Power & Frailty
Part 3: High-availability Cloud Architecture Just Isn't Enough
To mitigate suffering, businesses often set up high-availability (HA) cloud architecture. Typically this means they are running cloud services spread across multiple instances in different sub-regions and even regions. Some go as far (though very uncommon) to span their cloud architecture across multiple different cloud service providers. This way, when the cloud service(s) fails in one area, the business can just shift over to using a backup geography.
HA architecture is complex and difficult to achieve while being affordable. Higher availability requires more sophisticated architectural components that need to work in sync, cross communicate, monitor performance, detect problems, and failover gracefully to other instances and geographies when cloud outages occur. This isn’t free. The more resilient a cloud architecture, the more expensive it is to implement. In other words, resiliency and cost are directly correlated. Note however, that they are not necessarily proportionally correlated. At some point, spending on HA doesn’t pay off and that drop off point steepens dramatically over time and scale.
This creates tension in terms of business decisions. Does your business over-spend on HA, thus incurring higher costs, but not experience enough outages each year to realize the actual benefits of said HA expenditures? Or does your business underspend on HA, thus leaving your operations exposed to financial risks of unanticipated downtimes? Most professionals agree that this optimization question is rather difficult to answer. The reason is fairly obvious: it is difficult to foresee exactly what types of outages would occur and how long the outages last, therefore, making the optimization point a an unpredictable and ever-moving point in the spectrum of cost management.
Spending on HA is usually a fixed cost that scales with the overall size of your cloud infrastructure. But the benefits don’t scale that way. In fact, benefits only are realized when outages happen. So you can easily overspend on HA and DR even in cases where you didn’t experience business disruption from outages. On the other hand, you can completely underestimate the number of outage incidents and length of downtimes after you’ve already spent on your HA and DR. When outages occur, your business cannot simply buy and implement HA and DR on the spot, and the existing redundancies and failovers currently in place were not enough to render a painless financial and operational recovery.
1) Over-pay for HA without reaping the commensurate benefits of a safer cloud operation, thus incurring unnecessary expenditures in the long run.
As more businesses migrate to the cloud, the competitive advantages afforded by the cloud will start to converge, meaning that businesses must move towards optimizing their expenditures on the cloud, including how they deal with the financial fallout of cloud outages as well.
We ask though, that as cloud computing becomes more commonly used to run businesses, and with increased reliance on it, can our economy and society really afford to dismiss the financial costs deriving from outages? Today, one hour of downtime here or there may not cost very much (actually it does), but tomorrow that same hour of downtime will cost even more (and it will).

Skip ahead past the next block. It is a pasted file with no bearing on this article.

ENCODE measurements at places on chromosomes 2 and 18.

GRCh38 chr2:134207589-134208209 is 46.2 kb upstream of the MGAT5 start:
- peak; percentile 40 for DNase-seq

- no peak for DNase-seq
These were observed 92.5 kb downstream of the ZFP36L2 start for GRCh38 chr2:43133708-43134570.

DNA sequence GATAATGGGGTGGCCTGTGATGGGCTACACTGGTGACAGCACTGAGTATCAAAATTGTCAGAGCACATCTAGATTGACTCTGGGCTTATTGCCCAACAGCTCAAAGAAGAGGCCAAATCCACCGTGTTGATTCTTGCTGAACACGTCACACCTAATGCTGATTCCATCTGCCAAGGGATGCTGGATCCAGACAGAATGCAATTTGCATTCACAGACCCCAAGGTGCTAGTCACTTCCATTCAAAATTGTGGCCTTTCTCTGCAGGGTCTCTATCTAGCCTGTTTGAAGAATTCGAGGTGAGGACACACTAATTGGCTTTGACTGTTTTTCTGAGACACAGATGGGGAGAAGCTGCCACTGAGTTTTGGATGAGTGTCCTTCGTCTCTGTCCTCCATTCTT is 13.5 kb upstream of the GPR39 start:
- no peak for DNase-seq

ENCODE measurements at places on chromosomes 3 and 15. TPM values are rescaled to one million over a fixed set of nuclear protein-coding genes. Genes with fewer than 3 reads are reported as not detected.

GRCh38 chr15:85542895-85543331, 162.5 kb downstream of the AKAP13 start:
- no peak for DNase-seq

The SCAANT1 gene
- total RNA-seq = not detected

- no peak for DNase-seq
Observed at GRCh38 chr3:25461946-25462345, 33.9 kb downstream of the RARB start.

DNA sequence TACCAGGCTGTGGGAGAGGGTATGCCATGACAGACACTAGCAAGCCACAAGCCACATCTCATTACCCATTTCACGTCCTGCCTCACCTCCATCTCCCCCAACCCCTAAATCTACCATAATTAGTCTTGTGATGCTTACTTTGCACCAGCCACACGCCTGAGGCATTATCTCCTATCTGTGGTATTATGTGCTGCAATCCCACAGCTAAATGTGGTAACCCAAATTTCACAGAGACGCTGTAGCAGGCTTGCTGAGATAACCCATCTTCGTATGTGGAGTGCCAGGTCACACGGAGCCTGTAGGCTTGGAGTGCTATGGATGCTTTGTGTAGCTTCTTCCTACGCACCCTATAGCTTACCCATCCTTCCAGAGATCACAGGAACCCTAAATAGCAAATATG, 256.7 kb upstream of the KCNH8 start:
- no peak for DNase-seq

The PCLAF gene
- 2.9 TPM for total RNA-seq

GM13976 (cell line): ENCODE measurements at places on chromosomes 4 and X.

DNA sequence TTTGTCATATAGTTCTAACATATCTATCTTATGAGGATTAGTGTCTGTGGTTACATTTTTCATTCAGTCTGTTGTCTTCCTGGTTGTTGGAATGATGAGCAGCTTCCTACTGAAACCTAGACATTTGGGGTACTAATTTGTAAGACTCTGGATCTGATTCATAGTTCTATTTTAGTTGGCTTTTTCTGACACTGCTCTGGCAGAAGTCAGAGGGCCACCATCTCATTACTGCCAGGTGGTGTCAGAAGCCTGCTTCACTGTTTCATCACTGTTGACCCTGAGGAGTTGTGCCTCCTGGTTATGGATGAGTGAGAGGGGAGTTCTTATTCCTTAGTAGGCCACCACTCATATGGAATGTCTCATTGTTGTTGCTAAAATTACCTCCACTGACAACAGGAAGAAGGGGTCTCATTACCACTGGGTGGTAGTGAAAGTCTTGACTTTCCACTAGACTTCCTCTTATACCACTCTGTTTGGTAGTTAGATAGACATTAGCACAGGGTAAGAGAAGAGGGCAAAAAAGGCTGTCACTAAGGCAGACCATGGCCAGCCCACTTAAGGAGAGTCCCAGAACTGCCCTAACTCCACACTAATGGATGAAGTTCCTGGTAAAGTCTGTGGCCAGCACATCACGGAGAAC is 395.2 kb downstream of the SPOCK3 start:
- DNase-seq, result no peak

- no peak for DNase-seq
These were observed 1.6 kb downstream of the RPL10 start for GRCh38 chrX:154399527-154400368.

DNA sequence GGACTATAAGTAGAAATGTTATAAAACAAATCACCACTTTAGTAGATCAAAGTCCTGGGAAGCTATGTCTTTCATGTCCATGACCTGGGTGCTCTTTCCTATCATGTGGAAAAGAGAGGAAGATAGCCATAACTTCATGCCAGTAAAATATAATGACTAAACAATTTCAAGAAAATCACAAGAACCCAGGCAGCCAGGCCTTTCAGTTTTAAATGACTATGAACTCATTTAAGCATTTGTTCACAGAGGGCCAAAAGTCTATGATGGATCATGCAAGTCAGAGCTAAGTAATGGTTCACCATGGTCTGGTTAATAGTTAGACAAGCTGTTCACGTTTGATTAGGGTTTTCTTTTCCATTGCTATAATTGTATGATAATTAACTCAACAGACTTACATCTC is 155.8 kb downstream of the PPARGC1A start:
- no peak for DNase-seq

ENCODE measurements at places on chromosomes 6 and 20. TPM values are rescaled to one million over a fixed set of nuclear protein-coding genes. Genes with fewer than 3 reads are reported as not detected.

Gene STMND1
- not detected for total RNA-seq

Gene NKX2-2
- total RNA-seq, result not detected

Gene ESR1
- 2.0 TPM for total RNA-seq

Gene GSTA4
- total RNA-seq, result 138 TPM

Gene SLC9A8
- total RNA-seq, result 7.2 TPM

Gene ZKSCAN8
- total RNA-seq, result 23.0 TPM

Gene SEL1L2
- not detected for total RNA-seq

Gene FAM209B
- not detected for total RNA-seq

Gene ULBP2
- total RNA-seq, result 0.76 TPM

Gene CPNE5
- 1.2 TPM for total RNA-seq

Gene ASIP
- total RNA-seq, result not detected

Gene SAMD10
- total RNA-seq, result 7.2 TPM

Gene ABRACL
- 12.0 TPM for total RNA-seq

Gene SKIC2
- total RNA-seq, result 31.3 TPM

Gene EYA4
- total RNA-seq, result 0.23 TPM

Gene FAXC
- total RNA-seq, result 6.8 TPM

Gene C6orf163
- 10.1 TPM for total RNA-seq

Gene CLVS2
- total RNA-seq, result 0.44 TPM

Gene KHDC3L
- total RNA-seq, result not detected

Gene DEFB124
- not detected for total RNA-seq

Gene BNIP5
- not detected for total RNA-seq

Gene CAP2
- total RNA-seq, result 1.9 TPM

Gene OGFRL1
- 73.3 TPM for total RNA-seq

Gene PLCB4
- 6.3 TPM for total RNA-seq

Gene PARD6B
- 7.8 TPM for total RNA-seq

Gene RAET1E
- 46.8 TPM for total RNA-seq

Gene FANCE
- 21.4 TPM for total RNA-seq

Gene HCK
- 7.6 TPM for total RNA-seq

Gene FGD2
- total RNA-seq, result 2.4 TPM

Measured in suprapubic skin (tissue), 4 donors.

It's time we complement the technical and preventative measures with a financial solution that makes business sense.
High-availability Cost-Benefit Model
There is a point at which spending on HA just isn't worth the value anymore. In practice, it is exceedingly difficult to pinpoint where the optimal scale is. As a result, most businesses typically overspend on HA, thus generating waste, or under utilize HA, thus exposing their businesses to downtime and financial risk.
Short RPO + Short RTO = Highest Cost
Long RPO + Long RTO = Lowest Cost
Long RPO + Short RTO = Medium Cost
Short RPO + Long RTO = Medium Cost
Recovery Time Objective (RTO) is the duration of time and a service level within which a business process must be restored after a disaster in order to avoid unacceptable consequences associated with a break in continuity.
Recovery Point Objective (RPO) describes the interval of time that might pass during a disruption before the quantity of data lost during that period exceeds the Business Continuity Plan’s maximum allowable threshold or “tolerance.”
The lower RTO and RPO time elapsed, the lower the cost of business impact you experience from a cloud outage. However, to achieve a lower RTO and RPO, you need to spend more on both the backup systems and on administrative overhead.
Costs of Disaster Recovery
Consequently, two behaviors manifest, depending on what type or size of business makes the decision. Enterprises typically have deeper pockets and would rather knowingly over-pay for HA and mitigate whatever cloud-related downtimes may occur. Small and medium businesses (SMBs), on the other hand, have more constrained financial resources, and existing research tells us that most SMBs actually under-pay for HA, leaving their operations exposed to the financial risks deriving from cloud service outages.
2) Under-spend on HA/DR due to resource constraints, thus leaving business operations over exposed to financial risks of cloud outages.